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Wierstrauss m test caucy criteria

  1. Nov 29, 2008 #1
    1. The problem statement, all variables and given/known data
    So, I missed class the day Weierstrass M-test and cauchy criterion. I have a theorem for Weierstrass M-test, but the book gives no examples on how to use it. I figure cauchy criterion has to do with series, and states that a series is convergent if the partial sums is cauchy. If this one is wrong please let me know. I made it up, just now. We should be in the sequence and series of functions chapter, and there are is a lot of things that look cauchy (fn(x) - f(x)) < epsilon, but none called "cauchy criterion for series" like the email I get.


    2. Relevant equations
    Suppose {fn} is a sequence of functions defined on E, and {Mn} is a sequenc of nonnegative real numbers such that | fn(x) | <= Mn for all x in E, all positive integers n. If
    the Sum Mn converges then the sum of fn converges uniformly.


    3. The attempt at a solution
    My guess is that how to use Weierstrass M test is sort of like a comparison test to derive uniform convergence. If you can get a series like 1/x^2 to converge and the sequence of functions is always less than 1/x^2, then the sequence of functions is uniformly convergent. Is this sounding right? There is no homework on this, so I don't have any examples to solve.

    I'm really confused, they did a chapter in a day, which means I probably am not expected to get the entire depth down, but I get sad if I can't get it all the way.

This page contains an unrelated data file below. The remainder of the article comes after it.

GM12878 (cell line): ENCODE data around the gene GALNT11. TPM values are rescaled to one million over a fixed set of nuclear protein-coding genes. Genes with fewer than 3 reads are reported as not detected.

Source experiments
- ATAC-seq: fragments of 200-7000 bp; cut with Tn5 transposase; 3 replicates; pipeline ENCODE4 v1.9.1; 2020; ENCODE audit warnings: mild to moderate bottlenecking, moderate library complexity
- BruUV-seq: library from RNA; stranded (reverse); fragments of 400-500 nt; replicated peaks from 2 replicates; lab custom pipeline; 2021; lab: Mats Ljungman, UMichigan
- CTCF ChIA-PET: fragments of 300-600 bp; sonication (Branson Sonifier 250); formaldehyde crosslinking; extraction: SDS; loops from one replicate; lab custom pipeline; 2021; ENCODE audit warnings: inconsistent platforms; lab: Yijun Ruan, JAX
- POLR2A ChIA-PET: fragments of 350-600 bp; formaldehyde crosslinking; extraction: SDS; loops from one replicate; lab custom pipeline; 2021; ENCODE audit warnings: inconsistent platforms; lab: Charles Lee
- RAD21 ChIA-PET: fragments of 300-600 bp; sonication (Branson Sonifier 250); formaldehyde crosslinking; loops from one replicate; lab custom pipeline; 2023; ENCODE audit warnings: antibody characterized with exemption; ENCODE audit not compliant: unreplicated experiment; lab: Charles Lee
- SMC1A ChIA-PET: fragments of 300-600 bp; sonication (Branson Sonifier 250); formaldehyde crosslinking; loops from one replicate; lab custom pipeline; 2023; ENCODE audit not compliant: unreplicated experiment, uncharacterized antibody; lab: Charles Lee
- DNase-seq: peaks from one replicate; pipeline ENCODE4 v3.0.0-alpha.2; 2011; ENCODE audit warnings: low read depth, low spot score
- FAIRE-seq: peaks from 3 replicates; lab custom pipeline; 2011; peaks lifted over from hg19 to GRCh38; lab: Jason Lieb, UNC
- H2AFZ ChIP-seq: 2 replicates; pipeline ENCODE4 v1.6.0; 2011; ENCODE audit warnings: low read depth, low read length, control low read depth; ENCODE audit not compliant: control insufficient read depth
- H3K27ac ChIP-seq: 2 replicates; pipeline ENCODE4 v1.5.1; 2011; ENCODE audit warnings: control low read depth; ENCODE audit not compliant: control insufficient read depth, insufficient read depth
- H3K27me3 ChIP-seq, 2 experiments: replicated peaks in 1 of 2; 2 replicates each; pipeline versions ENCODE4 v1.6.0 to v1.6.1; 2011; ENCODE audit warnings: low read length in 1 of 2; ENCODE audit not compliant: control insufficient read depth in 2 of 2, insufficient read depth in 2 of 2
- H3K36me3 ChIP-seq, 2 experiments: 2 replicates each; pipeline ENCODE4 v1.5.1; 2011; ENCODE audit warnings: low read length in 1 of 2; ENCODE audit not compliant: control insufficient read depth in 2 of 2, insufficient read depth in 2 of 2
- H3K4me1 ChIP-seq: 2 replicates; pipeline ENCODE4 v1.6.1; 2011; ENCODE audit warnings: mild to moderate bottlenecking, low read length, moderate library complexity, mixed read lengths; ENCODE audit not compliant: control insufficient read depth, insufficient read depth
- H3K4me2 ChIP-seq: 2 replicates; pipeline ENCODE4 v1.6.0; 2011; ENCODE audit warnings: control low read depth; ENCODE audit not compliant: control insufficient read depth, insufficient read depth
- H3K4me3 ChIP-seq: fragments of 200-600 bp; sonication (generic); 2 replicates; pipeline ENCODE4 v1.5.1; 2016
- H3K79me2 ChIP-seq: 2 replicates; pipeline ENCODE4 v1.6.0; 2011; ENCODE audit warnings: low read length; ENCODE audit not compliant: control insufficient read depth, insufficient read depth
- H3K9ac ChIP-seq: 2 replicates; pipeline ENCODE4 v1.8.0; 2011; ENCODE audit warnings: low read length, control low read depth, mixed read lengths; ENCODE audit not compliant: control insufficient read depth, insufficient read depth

2. jcsd
  3. Nov 29, 2008 #2

    Office_Shredder

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    You have the Cauchy criterion correct, but it's often written as the series converges iff for all epsilon > 0, there exists N such that n,m>N implies

    [tex]| \sum_{k=m}^{n}a_k | < \epsilon [/tex]

    (which is equivalent of course, but just written out in a more conventional form)

    The M-test you have the right idea... for example, I take the sequence of functions fn = 1/xn for 1/2<x<3/4

    Then

    [tex]\sum_{n=1}^{\infty}f_n(x)[/tex] converges uniformly to [tex]\frac{1}{1-x}[/tex]

    Proof:

    Clearly it converges pointwise (geometric series). It's uniform as for any x, |fn(x)|<= (3/4)n which we'll call Mn

    Clearly [tex]\sum_{n=1}^{\infty}M_n[/tex] converges, and hence the series
    [tex]\sum_{n=1}^{\infty}f_n(x)[/tex] converges uniformly.

    Notice the domain is important here... if we had picked 0<=x<1, this would have failed as we would have gotten the smallest possible value for each Mn would be 1, and [tex]\sum_{n=1}{\infty}M_n[/tex] no longer converges, and you can't conclude the series converges uniformly to 1/(1-x)

    You may have noticed that conveniently our point picked was one of the endpoints of the domain we were looking at.... this is often the case, since the M-test is usually applied to power series, and each monomial term is going to be monotonically increasing.

    Wikipedia has another example

    http://en.wikipedia.org/wiki/Uniform_convergence#Exponential_Function

    it's done over the complex numbers, but if instead of open disks you substitute open intervals, and instead of C you substitute R, it's exactly the same
     
  4. Nov 30, 2008 #3
    Should that be fn = x^n for 1/2 < x < 3/4. Then it should work on any interval [0,a] , where a < 1 correct?

    So, the real Idea, is that you find the M. You choose one that fn is going to be less than for all n, and then because you can get Mn less than epsilon, you can clearly get all the fn's less than that epsilon for free. If that's correct, this is another example of why I love analysis; it's really a playful subject.
     
  5. Nov 30, 2008 #4

    Office_Shredder

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    Uhh... yeah, you're right. My bad
     
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